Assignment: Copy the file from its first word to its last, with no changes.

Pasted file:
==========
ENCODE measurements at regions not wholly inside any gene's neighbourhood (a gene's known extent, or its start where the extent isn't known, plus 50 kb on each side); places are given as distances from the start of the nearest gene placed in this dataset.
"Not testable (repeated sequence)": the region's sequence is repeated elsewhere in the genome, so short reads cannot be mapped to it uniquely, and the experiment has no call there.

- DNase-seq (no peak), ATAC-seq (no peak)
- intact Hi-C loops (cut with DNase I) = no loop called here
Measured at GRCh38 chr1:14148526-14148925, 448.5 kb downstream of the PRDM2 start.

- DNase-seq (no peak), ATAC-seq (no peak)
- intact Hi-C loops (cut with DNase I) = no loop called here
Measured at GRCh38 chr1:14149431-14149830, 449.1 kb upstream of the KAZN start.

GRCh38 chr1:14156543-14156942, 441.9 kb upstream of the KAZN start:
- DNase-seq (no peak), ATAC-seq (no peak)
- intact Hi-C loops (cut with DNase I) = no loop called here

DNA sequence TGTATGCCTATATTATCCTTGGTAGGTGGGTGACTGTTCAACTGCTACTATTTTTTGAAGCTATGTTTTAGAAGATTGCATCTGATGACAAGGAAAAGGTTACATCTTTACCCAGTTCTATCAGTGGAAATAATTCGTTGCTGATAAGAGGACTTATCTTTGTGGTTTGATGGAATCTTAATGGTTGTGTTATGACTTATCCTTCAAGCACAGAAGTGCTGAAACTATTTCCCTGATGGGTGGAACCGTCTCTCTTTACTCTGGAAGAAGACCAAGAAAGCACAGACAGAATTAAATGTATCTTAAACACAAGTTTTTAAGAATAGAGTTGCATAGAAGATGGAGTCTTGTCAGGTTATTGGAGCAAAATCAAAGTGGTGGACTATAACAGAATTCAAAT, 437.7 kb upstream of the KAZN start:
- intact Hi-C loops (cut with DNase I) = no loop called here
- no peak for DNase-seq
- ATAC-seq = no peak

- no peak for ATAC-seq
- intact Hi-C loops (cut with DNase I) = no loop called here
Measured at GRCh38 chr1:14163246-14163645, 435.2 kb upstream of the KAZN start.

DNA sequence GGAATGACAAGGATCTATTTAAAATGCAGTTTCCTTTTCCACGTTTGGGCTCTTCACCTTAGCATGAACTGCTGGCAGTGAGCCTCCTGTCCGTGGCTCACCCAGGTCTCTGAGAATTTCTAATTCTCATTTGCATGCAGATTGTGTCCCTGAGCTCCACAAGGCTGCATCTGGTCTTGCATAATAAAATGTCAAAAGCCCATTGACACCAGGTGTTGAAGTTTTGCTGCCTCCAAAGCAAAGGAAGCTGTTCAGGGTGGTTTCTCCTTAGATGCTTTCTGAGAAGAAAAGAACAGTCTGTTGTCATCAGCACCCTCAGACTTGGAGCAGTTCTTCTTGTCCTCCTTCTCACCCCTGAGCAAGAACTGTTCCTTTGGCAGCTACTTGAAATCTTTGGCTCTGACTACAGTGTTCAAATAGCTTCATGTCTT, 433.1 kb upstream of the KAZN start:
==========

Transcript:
ENCODE measurements at regions not wholly inside any gene's neighbourhood (a gene's known extent, or its start where the extent isn't known, plus 50 kb on each side); places are given as distances from the start of the nearest gene placed in this dataset.
"Not testable (repeated sequence)": the region's sequence is repeated elsewhere in the genome, so short reads cannot be mapped to it uniquely, and the experiment has no call there.

- DNase-seq (no peak), ATAC-seq (no peak)
- intact Hi-C loops (cut with DNase I) = no loop called here
Measured at GRCh38 chr1:14148526-14148925, 448.5 kb downstream of the PRDM2 start.

- DNase-seq (no peak), ATAC-seq (no peak)
- intact Hi-C loops (cut with DNase I) = no loop called here
Measured at GRCh38 chr1:14149431-14149830, 449.1 kb upstream of the KAZN start.

GRCh38 chr1:14156543-14156942, 441.9 kb upstream of the KAZN start:
- DNase-seq (no peak), ATAC-seq (no peak)
- intact Hi-C loops (cut with DNase I) = no loop called here

DNA sequence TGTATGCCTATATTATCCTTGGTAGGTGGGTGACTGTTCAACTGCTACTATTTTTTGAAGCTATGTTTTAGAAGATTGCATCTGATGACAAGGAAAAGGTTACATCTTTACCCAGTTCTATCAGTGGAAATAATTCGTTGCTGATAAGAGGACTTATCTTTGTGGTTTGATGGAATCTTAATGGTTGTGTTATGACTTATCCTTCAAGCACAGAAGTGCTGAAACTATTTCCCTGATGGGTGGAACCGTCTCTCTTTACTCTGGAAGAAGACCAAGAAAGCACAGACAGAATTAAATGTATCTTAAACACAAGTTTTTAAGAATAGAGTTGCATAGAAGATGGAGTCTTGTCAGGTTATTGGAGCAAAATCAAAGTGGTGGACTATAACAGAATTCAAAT, 437.7 kb upstream of the KAZN start:
- intact Hi-C loops (cut with DNase I) = no loop called here
- no peak for DNase-seq
- ATAC-seq = no peak

- no peak for ATAC-seq
- intact Hi-C loops (cut with DNase I) = no loop called here
Measured at GRCh38 chr1:14163246-14163645, 435.2 kb upstream of the KAZN start.

DNA sequence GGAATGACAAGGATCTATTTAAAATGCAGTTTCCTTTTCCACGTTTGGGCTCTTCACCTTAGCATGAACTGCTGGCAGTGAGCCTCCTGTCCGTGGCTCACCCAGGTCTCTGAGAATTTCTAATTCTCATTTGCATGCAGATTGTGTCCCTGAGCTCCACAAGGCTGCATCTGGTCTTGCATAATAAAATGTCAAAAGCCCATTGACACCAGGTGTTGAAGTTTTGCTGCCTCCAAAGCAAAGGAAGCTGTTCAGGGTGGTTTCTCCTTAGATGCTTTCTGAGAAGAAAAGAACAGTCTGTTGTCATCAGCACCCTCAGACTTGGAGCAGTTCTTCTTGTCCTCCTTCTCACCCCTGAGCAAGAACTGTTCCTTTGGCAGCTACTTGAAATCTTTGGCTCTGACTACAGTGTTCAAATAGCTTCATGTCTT, 433.1 kb upstream of the KAZN start: